Commercial Good experience

What happens to your retirement savings if you are made redundant?

Jimmy Rustling
Written by Jimmy Rustling

The easing of lockdown levels across the globe have allowed for numerous sectors to open for business. However, COVID-19 infection cases continue to rise, particularly in countries such as the UK and Brazil.

The next few months will serve as an acid test to see the ‘next’ level of the social and financial impact of the pandemic. Since lockdown measures came into effect, many more companies may have had to shut their doors should they not be able to adopt new emergency relief strategies.

If a company faces closure during the COVID-19 pandemic and employees lose their jobs, they should know their rights and responsibilities when it comes to retirement savings. The recent past has shown that some businesses may have acted unethically and decided not to pay their employees’ retirement contributions into funds on their behalf.

In the UK for example, the Pensions Advisory Service confirms that if you are made redundant, you don’t lose your pension benefits. However, contributions can be deferred by the employer, meaning they will cease to be paid, but you are still entitled to the contributed amount when you retire. You also have the option to keep contributing to the workplace scheme or transfer the pension into a new scheme. The Pensions Regulator (TPR) oversees this process.

Furthermore, you may be allowed to use part of your taxable redundancy payment, to make pension contributions. During these uncertain times, companies should be honest with their employees about the current financial state of the business, particularly if it’s in distress.

What happens to your money if you are in a workplace retirement savings scheme?

If you belong to a group retirement annuity, meaning that the employer can administer contributions to your retirement annuity (RA) on your behalf, your investment should continue regardless of the employer’s situation.

Your employer may inform you that contributions will be stopped. In this case, it’s worthwhile to consider setting up a debit order in your personal capacity. Also, if your contributions are paid with post-tax money, you may be able to claim tax back at the end of the tax year.

Accessing your savings

Losing your job can cause you to make emotionally charged decisions. It’s imperative to keep a level head because an impulsive choice may negatively affect your financial stability.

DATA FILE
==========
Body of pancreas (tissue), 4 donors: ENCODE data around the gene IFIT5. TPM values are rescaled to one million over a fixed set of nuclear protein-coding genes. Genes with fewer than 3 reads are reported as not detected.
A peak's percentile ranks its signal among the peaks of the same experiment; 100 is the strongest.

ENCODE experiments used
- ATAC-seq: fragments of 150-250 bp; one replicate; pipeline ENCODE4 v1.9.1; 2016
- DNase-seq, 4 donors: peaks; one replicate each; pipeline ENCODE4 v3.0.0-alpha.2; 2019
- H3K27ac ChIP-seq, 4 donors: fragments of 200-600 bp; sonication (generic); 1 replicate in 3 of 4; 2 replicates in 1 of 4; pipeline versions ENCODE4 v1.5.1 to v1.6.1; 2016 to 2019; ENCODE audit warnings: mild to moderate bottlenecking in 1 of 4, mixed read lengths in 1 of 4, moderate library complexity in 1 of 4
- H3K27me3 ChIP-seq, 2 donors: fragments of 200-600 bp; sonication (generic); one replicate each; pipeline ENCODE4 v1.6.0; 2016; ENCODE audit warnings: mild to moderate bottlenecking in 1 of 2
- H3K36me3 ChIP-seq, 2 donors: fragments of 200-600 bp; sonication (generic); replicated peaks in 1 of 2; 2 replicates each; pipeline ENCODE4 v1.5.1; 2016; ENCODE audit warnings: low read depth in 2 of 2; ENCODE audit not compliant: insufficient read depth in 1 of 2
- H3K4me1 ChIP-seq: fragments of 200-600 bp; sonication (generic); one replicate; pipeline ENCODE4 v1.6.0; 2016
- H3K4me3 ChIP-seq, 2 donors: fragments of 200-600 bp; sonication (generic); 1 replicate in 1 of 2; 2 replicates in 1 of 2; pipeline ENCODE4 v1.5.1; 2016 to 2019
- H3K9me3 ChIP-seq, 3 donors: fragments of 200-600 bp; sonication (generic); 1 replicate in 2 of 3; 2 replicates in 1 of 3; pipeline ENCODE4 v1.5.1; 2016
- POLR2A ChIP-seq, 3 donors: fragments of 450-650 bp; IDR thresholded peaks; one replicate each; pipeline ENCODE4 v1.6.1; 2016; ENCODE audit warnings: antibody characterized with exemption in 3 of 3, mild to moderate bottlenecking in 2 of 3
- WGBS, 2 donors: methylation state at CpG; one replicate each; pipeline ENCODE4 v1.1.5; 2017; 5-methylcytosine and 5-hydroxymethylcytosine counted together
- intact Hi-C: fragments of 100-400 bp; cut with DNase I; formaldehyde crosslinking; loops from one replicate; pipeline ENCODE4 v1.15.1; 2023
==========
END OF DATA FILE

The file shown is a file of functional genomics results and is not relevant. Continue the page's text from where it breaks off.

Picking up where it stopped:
It’s understandable you may be tempted to withdraw your retirement savings; however, it should be an absolute last resort. If you have no other option, try and draw small amounts and start contributing again when you begin another job.

In addition, it’s important to note that access to savings may not be immediate; it depends on the product. For example, if you are contributing to a retirement annuity or pension fund, you can’t access the money until you are 55 years old.

When facing a time of insecurity, it can be vital to think rationally about investment management and preserve your savings so you can enjoy a comfortable retirement.

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About the author

Jimmy Rustling

Jimmy Rustling

Born at an early age, Jimmy Rustling has found solace and comfort knowing that his humble actions have made this multiverse a better place for every man, woman and child ever known to exist. Dr. Jimmy Rustling has won many awards for excellence in writing including fourteen Peabody awards and a handful of Pulitzer Prizes. When Jimmies are not being Rustled the kind Dr. enjoys being an amazing husband to his beautiful, soulmate; Anastasia, a Russian mail order bride of almost 2 months. Dr. Rustling also spends 12-15 hours each day teaching their adopted 8-year-old Syrian refugee daughter how to read and write.

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